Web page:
Taking Control

  • Susan Nielson
    Dear George Clooney: Please Marry My Mom. Tundra Books
  • Lesley Choyce
    Living Outside the Lines. Red Deer Press
Reviewed by Suzanne James

Teenagers often feel frustrated by their limited control over day-to-day life and the future, and thwarted by controlling parents and situations. Reflecting these concerns, young adult novels frequently present empowered protagonists who succeed in controlling—rather than being controlled by—their environments. In Lesley Choyce’s Living Outside the Lines, control takes the form of inspiring the creation of a future society drastically different than our own, visualized in a novel-within-a-novel composed by the book’s sixteen-year old protagonist, Nigel. Less dramatically, but more convincingly, the teenage narrator of Susan Nielsen’s Dear George Clooney: Please Marry My Mom succeeds in gaining control over her environment by changing herself and her interactions with others.

The first-person narrative of Living Outside the Lines opens with the rather clichéd device of the inspiring creative writing instructor prodding his students to write a novel so powerful, inventive, enthralling, and revolutionary that readers take the message to heart and do something to make this a better world to live in. While most of the students remain indifferent, Nigel is inspired to live outside the lines and so sets out to complete a novel over the course of the term (each of his four previous attempts having stalled at page 176). Writing a novel proves surprisingly straight-forward: after little creative anguish, and even less editing, Nigel’s partially complete draft earns him a lucrative book contract. Far more intriguing is Nigel’s relationship with Michelle, a mysterious classmate who—as we realize long before he does—has travelled back through time to meet our narrator. As the novel shifts from contemporary realism to science fiction, characters debate the ethics of time-travel and its potential to change future events, though the nature of the futuristic world inspired by the novel-within-the-novel proves far more interesting.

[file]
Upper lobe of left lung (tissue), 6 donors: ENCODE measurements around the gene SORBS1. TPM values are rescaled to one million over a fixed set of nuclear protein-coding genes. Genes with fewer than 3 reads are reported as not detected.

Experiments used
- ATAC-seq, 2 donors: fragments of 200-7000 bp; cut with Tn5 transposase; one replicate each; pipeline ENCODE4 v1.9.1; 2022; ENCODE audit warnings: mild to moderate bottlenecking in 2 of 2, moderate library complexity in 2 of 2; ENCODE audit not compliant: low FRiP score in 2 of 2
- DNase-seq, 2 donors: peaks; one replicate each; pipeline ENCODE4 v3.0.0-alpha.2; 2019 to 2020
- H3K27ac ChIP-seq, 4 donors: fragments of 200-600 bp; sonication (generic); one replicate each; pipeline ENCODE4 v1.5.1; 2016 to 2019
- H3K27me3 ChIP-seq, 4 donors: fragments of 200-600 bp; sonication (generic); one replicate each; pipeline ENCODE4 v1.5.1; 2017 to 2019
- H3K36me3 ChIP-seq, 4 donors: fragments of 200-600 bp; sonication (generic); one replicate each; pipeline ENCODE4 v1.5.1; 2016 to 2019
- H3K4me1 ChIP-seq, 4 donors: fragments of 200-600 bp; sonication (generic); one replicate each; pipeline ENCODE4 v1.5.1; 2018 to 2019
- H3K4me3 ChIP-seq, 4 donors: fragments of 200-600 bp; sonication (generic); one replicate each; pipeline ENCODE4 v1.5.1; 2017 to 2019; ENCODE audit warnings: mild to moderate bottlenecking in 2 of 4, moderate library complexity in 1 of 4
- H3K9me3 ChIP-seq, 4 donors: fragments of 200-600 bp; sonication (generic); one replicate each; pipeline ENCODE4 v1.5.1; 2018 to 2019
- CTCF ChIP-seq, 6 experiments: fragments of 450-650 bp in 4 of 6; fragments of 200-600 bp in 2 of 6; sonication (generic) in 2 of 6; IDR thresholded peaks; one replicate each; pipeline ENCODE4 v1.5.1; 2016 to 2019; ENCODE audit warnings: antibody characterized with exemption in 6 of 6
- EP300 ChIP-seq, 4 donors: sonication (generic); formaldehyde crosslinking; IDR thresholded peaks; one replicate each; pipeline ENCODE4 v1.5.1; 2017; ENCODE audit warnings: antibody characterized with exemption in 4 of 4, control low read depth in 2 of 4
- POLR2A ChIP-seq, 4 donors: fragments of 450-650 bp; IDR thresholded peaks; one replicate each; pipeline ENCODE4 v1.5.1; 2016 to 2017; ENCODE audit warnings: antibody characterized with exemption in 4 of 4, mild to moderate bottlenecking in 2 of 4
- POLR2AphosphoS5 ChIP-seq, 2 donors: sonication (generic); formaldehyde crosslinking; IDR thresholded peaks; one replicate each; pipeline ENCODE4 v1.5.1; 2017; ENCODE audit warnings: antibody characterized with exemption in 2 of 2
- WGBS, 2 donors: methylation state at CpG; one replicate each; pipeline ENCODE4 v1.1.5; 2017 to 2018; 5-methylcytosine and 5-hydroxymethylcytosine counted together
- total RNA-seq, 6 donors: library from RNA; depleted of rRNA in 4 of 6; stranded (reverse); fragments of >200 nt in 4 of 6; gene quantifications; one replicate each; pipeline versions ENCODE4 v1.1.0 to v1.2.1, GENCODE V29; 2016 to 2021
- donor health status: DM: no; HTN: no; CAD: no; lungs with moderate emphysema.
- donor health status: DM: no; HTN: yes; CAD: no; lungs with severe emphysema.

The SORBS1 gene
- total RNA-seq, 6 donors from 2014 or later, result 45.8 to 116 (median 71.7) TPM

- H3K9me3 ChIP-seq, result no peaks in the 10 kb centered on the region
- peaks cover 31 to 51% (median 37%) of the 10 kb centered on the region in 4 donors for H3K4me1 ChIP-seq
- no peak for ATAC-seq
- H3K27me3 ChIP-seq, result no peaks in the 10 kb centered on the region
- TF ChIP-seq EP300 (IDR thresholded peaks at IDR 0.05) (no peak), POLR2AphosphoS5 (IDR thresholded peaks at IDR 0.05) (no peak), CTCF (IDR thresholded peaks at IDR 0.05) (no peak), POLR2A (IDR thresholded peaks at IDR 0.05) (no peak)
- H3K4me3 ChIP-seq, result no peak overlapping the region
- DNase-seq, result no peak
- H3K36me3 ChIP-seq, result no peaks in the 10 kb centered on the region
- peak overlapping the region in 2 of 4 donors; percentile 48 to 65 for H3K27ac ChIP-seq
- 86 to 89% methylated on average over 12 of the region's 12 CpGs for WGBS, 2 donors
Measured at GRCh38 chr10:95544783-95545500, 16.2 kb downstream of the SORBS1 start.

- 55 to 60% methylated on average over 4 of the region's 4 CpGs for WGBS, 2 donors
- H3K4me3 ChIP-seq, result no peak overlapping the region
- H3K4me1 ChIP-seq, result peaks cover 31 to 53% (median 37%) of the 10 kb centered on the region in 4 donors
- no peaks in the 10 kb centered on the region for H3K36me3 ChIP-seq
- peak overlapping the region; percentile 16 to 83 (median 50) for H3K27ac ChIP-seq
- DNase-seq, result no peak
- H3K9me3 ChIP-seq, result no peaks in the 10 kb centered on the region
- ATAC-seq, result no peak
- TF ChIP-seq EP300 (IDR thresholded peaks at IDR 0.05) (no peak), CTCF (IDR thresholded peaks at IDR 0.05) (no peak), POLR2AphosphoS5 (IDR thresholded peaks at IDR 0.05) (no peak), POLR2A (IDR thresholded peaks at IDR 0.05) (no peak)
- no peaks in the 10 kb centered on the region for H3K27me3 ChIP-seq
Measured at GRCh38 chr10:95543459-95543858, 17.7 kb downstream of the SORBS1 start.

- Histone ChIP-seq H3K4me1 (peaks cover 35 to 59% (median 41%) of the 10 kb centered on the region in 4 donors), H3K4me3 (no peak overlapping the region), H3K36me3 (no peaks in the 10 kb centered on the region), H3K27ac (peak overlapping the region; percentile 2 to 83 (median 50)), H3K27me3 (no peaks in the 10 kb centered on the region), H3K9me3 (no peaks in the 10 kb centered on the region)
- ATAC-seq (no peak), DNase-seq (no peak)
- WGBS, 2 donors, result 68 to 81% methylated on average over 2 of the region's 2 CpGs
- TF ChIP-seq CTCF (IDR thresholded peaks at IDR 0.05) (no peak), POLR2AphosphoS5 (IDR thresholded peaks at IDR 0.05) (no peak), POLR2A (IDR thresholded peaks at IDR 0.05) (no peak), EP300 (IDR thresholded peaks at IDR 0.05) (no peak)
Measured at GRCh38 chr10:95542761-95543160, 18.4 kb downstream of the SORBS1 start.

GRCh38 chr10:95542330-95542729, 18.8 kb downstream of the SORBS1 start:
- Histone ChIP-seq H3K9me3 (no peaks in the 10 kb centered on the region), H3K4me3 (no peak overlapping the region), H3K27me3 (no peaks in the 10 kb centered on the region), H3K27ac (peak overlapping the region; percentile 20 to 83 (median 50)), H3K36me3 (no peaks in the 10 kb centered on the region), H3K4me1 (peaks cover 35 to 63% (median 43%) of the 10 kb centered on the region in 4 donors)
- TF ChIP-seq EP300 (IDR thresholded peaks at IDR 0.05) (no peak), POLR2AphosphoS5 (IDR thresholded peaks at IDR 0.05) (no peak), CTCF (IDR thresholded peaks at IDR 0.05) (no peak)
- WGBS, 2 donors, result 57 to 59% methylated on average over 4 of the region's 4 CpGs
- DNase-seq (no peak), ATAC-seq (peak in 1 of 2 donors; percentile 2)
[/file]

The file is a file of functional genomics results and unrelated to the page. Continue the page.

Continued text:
Nigel’s creative work, sections of which are included in the text, posits a country in which discovery, endeavor, and governance are handled by young adults aged fifteen to twenty two; mature adults step aside to pursue hobbies and play no more than an advisory role in the real work of society. This novel, we discover, provides the blueprint for the future to which Nigel travels in the closing section of Choyce’s text. Although not a perfect utopia, the world managed by young adults is peaceful, egalitarian, innovative, and—most importantly—takes advantage of the potential of its young citizens. As Choyce argues in an interview, Adults have not been that good at solving some of the world’s greatest problems . . . why not let young people with possibly some radical new improved ideas take over?

Dear George Clooney: Please Marry My Mom is a more subtle, character-driven work which lives up to the playful absurdity of its title. Nielsen’s novel succeeds in being thought-provoking and relevant with little of the overt earnestness which often characterizes young adult novels. Violet, the twelve-year old narrator, projects her anger at her father (who has left her mother and married an aspiring actress) on to her twin half-sisters by persuading the toddlers to eat cat turds. The scene is outrageous, and, as presented in the novel, appears both funny and plausible. As Violet explains, What happened was this . . . ˜It’s chocolate,’ I said. ˜Santa must have left it. Look, there’s one for each of you.’ Objectively, as the narrator realizes, her actions are wrong; yet the insincerity of her father and his new wife and their over-reaction to the incident, combined with the vicarious pleasure of observing Violet’s audaciously antisocial behaviour, lead readers to sympathize with her. Following this incident we watch her struggle with anger, disappointment, and embarrassment at her mother’s desperate search for a new man, as well as with feelings of alienation at school. Nielsen’s touch is deft and the book’s lightly humorous, ironic perspective keeps the domestic drama and teenage angst from becoming too self-indulgent. Violet’s transformation into a more tolerant and understanding individual is marked by realistic setbacks as well as advances, and the supporting characters, for the most part, move beyond caricature. When the novel closes with an encouraging personal note from George Clooney, we really want to believe it could happen.

Living Outside the Lines and Dear George Clooney: Please Marry My Mom are well-crafted novels targeting a young adult audience. Working within generic conventions, the authors succeed in balancing accessibility, relatively fast-moving plots, and catchy narrative twists with, in Nielsen’s novel, a subtlety of characterization, and in Choyce’s work, an exploration of the socio-political issue of teenage autonomy and potential.

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